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Third World ProtestBetween Home and the World$
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Rahul Rao

Print publication date: 2010

Print ISBN-13: 9780199560370

Published to Oxford Scholarship Online: September 2010

DOI: 10.1093/acprof:oso/9780199560370.001.0001

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The Dark Sides of Communitarianism

The Dark Sides of Communitarianism

Chapter:
(p.69) 3 The Dark Sides of Communitarianism
Source:
Third World Protest
Author(s):

Rahul Rao (Contributor Webpage)

Publisher:
Oxford University Press
DOI:10.1093/acprof:oso/9780199560370.003.0003

Drawing on the international society approach, this chapter suggests that the efforts of Western states to impose liberal values on the Third World (described by Andrew Hurrell as ‘coercive solidarism’) have reinforced a Third World attachment to pluralist norms of sovereignty and non‐intervention. Surveying Third World attitudes towards intervention, the chapter assesses the extent to which Third World states have exhibited a preference for pluralism, refuting suggestions that such a preference has waned in the post‐Cold War period. It then demonstrates how moral justifications for pluralism rest on communitarian claims. Finally, the chapter criticizes these justifications, arguing that pluralism licences the authoritarian exercise of power in the name of state‐ and nation‐building. Although justified on communitarian grounds, the praxis of pluralism seems to undermine values that communitarians are keen to defend. Nonetheless, the ongoing experience of coercive solidarism gives authoritarian pluralism a veneer of legitimacy despite its self‐evident brutality.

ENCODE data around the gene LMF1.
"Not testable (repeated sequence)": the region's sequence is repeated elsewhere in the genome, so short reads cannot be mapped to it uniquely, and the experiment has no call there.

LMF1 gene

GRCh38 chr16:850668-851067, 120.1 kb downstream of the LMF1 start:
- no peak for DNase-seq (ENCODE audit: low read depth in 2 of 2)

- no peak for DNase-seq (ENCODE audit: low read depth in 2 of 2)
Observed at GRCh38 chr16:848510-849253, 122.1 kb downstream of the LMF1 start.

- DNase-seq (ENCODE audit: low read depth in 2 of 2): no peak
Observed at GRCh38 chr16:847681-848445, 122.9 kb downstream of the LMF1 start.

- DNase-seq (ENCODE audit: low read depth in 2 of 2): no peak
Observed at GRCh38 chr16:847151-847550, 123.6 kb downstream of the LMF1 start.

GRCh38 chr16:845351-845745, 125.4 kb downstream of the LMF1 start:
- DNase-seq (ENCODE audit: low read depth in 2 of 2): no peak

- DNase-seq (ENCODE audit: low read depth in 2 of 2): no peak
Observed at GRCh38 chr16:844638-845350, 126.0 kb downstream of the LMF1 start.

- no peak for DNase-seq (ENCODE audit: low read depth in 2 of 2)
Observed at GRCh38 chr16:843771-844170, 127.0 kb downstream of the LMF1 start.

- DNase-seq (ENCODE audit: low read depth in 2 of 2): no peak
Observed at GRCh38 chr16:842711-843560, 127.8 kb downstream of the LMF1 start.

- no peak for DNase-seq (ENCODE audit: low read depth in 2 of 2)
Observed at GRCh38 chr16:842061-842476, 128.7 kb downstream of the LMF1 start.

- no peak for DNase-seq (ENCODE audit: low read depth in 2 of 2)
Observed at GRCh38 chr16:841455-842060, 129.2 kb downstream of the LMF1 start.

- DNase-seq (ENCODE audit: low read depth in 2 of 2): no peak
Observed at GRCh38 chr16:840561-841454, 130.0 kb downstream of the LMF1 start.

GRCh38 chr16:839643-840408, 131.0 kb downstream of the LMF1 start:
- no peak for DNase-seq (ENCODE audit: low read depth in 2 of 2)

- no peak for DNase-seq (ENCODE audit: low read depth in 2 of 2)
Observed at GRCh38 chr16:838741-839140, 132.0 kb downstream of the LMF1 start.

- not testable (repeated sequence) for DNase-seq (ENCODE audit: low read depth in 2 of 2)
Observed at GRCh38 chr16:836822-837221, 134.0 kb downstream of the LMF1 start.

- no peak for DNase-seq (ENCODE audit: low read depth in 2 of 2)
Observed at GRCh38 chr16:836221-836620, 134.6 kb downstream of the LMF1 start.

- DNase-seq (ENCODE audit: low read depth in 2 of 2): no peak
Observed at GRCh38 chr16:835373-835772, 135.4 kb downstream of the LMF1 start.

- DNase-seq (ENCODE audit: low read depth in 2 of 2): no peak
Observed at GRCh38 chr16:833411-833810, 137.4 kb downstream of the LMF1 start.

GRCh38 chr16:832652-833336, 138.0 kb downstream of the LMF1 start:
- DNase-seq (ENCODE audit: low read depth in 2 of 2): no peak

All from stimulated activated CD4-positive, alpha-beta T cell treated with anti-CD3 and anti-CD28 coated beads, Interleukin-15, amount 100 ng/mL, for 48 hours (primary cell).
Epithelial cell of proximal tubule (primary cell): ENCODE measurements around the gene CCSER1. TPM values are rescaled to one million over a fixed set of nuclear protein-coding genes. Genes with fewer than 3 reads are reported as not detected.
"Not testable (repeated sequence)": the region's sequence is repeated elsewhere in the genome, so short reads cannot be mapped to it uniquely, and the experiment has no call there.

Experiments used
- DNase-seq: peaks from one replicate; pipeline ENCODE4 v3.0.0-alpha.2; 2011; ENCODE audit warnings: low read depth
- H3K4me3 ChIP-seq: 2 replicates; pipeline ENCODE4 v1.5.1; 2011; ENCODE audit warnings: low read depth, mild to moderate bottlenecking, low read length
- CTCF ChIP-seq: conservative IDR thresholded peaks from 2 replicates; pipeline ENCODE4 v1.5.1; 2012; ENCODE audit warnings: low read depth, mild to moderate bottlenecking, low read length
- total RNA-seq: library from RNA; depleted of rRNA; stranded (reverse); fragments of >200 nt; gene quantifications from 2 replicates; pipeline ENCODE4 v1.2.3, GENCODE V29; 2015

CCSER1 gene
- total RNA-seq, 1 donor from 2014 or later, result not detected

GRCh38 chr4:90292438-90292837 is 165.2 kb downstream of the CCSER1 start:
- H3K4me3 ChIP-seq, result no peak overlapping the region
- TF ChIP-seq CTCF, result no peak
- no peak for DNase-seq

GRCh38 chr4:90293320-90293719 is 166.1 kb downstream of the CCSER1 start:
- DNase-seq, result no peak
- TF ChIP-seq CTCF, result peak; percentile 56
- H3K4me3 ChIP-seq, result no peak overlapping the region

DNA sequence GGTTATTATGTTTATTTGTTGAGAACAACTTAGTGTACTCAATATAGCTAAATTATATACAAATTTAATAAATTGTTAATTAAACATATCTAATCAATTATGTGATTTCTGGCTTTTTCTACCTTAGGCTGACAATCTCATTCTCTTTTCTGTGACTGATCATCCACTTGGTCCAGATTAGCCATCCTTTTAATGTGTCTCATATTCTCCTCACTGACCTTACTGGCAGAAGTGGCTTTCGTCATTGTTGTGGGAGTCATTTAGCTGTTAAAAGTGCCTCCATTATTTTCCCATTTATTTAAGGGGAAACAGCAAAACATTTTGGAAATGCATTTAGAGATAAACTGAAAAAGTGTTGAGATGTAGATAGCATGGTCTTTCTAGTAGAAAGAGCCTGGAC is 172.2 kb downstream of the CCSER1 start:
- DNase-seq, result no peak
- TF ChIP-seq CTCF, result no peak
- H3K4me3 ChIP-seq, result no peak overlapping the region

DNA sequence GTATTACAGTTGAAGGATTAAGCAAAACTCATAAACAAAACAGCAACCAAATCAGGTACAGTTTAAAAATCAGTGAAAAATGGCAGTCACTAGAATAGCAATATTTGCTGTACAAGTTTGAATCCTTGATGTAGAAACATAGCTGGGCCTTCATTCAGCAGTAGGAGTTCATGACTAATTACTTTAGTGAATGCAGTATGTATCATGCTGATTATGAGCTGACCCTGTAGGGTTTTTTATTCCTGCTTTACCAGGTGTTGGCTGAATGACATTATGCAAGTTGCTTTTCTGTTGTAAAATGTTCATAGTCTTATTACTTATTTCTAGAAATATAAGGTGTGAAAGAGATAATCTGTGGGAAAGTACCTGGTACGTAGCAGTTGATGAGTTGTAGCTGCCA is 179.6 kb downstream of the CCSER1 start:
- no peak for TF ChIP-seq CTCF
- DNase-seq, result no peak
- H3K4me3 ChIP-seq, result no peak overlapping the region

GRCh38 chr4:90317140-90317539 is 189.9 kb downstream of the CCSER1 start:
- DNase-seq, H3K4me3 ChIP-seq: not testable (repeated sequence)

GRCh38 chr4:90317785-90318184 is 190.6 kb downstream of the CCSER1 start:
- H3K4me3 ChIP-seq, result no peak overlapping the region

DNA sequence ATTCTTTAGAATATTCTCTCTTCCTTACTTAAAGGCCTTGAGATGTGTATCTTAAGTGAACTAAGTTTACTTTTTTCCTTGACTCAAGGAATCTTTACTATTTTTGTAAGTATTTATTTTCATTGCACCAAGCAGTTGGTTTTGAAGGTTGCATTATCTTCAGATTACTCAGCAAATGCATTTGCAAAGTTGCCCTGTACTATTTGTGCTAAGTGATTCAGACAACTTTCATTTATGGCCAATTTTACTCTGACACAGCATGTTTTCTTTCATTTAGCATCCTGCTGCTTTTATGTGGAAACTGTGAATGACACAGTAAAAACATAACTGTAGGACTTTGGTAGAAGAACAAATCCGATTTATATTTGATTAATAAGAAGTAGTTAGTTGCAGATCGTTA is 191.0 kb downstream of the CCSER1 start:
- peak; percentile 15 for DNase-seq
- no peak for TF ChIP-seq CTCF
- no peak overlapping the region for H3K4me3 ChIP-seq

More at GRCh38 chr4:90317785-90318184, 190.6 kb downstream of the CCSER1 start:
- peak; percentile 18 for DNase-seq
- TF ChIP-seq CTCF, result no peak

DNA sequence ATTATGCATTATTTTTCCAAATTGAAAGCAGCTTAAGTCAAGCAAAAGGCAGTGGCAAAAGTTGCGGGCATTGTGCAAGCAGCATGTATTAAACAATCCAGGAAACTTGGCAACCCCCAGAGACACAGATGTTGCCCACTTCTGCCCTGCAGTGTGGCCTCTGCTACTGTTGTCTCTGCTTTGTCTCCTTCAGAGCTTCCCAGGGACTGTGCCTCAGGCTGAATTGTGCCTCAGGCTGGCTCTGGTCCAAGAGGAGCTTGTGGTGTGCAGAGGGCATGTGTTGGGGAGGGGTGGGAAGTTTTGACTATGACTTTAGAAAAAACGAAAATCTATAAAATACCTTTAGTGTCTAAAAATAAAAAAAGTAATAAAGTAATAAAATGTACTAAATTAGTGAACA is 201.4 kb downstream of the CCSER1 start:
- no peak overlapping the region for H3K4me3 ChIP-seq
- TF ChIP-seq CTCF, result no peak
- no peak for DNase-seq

Keywords:   international society, solidarism, pluralism, sovereignty, non‐intervention, communitarianism, state‐building, nation‐building, nationalism, authoritarianism, cultural relativism

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